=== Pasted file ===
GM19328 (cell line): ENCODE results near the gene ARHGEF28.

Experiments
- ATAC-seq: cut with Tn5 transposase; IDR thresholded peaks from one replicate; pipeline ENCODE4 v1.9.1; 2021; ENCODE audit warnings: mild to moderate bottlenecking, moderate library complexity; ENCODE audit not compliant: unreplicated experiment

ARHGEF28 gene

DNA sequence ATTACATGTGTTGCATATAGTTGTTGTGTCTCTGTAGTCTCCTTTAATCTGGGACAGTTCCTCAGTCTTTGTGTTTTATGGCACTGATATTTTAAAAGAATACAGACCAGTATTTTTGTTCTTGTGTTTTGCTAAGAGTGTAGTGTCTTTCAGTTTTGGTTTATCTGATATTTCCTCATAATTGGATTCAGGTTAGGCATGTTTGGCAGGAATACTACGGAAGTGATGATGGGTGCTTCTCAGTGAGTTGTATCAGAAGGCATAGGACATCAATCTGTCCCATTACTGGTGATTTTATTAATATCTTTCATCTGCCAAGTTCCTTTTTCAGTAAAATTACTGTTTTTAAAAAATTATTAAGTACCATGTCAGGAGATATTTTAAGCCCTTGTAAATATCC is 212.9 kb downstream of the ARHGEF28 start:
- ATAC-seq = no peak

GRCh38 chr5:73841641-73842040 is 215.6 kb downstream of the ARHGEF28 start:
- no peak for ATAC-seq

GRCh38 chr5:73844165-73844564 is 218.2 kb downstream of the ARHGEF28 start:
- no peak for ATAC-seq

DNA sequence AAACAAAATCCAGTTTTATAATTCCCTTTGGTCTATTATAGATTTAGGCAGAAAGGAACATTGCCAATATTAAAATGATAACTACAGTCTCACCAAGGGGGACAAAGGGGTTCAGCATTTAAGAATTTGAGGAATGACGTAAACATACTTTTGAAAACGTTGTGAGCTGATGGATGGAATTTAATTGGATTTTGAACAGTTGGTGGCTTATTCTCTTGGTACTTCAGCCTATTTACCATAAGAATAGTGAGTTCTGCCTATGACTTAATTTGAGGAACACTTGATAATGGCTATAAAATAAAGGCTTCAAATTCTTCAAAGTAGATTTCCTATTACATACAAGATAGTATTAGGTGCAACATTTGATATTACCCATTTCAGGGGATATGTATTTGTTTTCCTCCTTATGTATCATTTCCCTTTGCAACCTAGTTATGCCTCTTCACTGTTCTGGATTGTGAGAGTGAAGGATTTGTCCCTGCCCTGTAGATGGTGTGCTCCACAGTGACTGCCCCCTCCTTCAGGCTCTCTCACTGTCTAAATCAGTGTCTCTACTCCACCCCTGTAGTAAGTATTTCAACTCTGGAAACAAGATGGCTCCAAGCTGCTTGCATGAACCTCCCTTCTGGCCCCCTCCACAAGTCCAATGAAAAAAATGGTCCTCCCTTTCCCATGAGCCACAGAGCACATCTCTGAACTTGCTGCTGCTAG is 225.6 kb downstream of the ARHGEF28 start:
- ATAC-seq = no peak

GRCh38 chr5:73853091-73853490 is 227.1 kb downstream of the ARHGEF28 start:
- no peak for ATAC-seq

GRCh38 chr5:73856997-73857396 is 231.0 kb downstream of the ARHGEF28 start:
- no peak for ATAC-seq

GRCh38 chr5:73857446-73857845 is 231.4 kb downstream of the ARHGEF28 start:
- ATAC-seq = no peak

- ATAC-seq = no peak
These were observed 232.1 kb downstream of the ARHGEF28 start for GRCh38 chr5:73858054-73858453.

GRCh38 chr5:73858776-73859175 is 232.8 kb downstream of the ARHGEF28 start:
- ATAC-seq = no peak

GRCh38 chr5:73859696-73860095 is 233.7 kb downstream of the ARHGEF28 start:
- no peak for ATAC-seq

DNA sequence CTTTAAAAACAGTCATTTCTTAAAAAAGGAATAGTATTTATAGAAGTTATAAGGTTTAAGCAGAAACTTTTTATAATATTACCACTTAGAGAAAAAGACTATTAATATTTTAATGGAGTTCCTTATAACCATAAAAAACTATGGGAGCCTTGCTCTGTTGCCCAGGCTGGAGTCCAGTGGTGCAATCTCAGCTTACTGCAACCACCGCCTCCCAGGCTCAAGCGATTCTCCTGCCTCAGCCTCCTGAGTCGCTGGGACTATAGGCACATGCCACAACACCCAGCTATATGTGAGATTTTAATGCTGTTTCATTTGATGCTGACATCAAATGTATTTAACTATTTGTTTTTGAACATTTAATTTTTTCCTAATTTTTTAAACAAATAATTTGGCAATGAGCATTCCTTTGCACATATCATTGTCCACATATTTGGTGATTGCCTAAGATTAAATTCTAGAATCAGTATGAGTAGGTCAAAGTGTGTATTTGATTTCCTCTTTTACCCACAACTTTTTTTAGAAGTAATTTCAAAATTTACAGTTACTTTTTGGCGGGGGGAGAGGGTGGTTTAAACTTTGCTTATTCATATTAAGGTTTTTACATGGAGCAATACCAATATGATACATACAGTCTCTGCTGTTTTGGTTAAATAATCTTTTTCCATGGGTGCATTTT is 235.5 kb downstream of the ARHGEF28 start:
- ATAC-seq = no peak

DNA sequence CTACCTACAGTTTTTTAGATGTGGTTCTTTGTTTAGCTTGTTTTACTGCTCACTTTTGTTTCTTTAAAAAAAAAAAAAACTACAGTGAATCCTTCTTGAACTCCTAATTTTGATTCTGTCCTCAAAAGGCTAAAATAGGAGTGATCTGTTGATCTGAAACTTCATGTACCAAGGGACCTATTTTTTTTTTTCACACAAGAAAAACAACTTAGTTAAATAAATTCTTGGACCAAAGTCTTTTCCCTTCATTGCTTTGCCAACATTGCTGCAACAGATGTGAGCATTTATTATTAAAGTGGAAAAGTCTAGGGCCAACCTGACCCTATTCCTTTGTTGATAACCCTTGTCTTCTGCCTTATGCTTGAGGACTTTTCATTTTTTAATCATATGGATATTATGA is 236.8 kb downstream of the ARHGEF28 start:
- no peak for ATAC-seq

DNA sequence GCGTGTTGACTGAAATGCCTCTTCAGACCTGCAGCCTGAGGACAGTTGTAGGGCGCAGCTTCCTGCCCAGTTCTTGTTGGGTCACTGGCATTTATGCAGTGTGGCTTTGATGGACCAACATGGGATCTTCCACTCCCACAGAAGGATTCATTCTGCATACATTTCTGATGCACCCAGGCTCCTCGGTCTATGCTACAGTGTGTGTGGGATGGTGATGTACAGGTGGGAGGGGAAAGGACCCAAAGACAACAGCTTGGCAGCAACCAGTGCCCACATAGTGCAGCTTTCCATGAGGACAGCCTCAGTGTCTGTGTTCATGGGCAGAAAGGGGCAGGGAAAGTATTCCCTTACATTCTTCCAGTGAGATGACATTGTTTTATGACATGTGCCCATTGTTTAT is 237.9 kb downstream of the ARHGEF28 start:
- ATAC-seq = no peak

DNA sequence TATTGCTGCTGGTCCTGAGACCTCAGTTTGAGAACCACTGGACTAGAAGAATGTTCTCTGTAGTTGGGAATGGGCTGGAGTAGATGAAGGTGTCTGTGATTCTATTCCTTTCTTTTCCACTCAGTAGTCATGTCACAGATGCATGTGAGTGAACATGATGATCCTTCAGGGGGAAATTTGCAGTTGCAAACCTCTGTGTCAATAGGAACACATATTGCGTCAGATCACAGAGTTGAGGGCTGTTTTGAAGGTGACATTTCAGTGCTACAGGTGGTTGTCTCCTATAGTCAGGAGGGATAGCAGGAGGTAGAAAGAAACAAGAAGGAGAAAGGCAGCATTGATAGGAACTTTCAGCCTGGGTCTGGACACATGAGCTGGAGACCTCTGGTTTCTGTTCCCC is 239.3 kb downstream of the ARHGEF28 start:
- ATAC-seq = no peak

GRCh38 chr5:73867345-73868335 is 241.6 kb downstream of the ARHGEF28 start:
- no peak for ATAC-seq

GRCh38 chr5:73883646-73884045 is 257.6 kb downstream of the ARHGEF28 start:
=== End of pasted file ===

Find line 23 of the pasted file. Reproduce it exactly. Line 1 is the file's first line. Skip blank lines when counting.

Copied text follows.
GRCh38 chr5:73859696-73860095 is 233.7 kb downstream of the ARHGEF28 start: